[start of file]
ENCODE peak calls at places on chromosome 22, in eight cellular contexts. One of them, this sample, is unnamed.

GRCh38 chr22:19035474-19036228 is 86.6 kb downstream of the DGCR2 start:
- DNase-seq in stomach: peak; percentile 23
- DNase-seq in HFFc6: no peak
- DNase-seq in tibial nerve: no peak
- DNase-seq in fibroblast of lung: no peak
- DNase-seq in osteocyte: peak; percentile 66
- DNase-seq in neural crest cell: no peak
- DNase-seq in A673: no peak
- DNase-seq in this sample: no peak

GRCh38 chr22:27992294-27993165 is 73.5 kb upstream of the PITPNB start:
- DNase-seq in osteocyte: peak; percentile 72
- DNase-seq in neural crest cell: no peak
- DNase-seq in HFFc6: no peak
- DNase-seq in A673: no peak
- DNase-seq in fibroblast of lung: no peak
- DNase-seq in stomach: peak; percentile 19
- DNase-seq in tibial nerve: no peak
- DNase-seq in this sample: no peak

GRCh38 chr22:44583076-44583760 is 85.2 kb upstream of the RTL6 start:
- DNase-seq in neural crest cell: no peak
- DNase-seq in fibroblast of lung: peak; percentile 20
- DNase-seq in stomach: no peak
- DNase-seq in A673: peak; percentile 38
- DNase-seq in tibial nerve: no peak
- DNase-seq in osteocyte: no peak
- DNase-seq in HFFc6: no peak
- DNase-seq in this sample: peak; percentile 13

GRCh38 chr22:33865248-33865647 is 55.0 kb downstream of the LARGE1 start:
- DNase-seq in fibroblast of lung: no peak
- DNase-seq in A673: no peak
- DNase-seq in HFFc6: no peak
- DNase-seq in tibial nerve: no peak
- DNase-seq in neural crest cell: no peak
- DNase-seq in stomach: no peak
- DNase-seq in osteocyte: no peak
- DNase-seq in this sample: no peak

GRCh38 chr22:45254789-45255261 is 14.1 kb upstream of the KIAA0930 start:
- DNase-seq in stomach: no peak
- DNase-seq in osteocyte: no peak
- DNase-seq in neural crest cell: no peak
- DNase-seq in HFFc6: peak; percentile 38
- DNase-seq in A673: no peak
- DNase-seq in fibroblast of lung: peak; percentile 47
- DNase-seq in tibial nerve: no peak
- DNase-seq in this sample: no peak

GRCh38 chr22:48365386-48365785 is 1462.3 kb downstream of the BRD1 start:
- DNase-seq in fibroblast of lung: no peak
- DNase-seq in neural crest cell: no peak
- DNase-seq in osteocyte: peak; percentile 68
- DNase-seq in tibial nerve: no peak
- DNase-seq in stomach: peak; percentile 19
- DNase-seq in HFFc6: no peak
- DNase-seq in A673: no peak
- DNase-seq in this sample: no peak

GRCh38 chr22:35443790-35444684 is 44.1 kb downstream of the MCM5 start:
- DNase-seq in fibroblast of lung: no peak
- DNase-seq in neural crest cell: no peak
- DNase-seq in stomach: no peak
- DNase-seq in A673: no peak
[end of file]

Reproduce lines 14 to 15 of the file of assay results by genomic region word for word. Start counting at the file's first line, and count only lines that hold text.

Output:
- DNase-seq in HFFc6: no peak
- DNase-seq in A673: no peak